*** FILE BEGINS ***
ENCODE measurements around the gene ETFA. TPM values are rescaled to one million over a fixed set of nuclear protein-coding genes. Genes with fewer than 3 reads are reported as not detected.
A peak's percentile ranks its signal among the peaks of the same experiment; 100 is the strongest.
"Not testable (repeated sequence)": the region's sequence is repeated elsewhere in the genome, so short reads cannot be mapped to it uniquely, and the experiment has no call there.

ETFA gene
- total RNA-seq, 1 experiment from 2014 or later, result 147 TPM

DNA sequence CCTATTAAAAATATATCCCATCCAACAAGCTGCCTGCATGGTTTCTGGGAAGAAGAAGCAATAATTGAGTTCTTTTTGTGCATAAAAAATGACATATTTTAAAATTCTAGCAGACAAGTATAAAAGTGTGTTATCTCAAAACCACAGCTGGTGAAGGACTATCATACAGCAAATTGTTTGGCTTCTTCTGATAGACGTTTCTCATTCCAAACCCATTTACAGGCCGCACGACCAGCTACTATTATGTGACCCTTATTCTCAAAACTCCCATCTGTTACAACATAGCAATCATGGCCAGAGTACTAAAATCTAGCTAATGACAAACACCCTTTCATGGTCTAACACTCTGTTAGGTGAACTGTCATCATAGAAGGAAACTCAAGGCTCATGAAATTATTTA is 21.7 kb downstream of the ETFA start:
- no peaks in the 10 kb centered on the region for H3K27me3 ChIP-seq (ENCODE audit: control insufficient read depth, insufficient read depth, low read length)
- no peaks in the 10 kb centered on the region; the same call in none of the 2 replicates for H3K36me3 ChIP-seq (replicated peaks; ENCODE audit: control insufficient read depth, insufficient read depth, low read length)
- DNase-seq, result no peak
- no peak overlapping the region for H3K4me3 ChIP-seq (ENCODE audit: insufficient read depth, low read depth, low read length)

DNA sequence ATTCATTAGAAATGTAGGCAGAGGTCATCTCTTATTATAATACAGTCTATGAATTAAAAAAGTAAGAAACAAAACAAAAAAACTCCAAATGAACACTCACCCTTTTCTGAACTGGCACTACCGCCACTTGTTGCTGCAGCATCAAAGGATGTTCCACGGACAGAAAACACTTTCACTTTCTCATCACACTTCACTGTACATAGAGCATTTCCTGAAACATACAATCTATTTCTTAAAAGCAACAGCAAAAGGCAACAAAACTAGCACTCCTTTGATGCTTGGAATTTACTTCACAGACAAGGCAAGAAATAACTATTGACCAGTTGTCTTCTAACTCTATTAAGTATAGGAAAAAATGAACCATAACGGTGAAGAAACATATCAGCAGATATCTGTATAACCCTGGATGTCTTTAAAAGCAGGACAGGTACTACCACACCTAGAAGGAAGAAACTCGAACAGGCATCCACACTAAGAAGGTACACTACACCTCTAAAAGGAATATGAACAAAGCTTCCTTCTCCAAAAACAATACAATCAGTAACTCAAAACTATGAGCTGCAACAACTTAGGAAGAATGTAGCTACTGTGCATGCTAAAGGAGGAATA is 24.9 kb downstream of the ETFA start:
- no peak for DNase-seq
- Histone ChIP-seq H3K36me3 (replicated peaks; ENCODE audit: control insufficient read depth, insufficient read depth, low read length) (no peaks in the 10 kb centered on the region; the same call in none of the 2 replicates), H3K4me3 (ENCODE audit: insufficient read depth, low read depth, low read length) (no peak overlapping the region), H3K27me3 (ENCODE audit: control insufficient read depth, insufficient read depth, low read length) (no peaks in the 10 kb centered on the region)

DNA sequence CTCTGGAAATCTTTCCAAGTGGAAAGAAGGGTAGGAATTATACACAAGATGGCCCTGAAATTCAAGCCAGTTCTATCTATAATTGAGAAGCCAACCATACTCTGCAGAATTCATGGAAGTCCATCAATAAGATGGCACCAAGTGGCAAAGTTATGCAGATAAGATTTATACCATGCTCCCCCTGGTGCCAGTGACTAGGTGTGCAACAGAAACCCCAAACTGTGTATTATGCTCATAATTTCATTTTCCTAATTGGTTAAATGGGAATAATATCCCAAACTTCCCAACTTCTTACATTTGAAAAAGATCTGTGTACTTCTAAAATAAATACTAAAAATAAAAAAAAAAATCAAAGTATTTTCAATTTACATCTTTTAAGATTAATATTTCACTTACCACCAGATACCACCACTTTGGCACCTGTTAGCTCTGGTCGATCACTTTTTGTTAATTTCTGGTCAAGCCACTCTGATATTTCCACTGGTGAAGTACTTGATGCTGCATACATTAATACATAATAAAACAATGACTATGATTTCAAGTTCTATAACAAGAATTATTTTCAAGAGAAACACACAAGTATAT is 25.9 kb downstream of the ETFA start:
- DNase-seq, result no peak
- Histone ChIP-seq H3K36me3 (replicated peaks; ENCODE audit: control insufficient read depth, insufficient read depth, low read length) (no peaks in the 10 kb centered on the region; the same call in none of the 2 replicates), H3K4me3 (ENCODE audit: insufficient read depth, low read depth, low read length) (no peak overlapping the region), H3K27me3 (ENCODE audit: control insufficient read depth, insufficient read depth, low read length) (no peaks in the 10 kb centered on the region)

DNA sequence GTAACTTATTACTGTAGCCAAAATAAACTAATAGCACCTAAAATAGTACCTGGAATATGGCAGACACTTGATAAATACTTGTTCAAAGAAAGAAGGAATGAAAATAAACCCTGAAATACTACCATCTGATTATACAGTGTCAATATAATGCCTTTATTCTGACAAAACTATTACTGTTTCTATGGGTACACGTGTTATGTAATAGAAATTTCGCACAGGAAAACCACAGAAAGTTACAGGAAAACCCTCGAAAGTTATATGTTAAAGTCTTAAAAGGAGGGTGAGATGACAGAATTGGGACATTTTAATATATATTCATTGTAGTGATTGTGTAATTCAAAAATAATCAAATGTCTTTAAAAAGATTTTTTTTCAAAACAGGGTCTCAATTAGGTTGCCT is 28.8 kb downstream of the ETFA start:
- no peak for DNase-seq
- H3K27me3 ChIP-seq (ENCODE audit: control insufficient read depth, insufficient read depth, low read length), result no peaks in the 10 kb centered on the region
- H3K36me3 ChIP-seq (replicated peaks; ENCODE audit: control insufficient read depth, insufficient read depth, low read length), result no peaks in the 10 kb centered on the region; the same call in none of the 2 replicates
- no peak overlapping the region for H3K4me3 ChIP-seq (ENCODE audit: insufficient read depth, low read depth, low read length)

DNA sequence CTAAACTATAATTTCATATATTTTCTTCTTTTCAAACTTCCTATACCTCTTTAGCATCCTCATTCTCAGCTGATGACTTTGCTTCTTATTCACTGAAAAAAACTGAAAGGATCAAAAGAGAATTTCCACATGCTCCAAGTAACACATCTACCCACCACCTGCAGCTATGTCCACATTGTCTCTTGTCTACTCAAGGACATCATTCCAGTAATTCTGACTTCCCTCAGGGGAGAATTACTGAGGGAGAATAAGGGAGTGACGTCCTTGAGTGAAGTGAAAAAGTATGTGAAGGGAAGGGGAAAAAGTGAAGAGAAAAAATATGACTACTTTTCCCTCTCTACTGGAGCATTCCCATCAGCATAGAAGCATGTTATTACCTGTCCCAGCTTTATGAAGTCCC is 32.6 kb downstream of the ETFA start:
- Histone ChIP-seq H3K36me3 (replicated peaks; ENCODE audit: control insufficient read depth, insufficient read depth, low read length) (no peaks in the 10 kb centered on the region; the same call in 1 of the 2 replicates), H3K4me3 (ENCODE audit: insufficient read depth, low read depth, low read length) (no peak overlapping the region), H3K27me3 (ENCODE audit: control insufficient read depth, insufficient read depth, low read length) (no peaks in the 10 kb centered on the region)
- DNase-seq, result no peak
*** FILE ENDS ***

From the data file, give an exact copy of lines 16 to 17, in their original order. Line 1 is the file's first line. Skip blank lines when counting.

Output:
- Histone ChIP-seq H3K36me3 (replicated peaks; ENCODE audit: control insufficient read depth, insufficient read depth, low read length) (no peaks in the 10 kb centered on the region; the same call in none of the 2 replicates), H3K4me3 (ENCODE audit: insufficient read depth, low read depth, low read length) (no peak overlapping the region), H3K27me3 (ENCODE audit: control insufficient read depth, insufficient read depth, low read length) (no peaks in the 10 kb centered on the region)

DNA sequence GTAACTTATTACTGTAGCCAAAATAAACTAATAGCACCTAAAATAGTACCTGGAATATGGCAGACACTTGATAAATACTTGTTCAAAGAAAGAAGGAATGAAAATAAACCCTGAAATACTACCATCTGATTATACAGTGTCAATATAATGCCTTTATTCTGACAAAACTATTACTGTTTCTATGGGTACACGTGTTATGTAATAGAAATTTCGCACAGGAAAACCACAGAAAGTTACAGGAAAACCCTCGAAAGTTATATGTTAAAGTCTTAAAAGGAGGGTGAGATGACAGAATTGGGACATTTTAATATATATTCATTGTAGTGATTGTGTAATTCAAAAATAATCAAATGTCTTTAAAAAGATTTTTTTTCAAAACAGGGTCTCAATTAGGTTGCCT is 28.8 kb downstream of the ETFA start: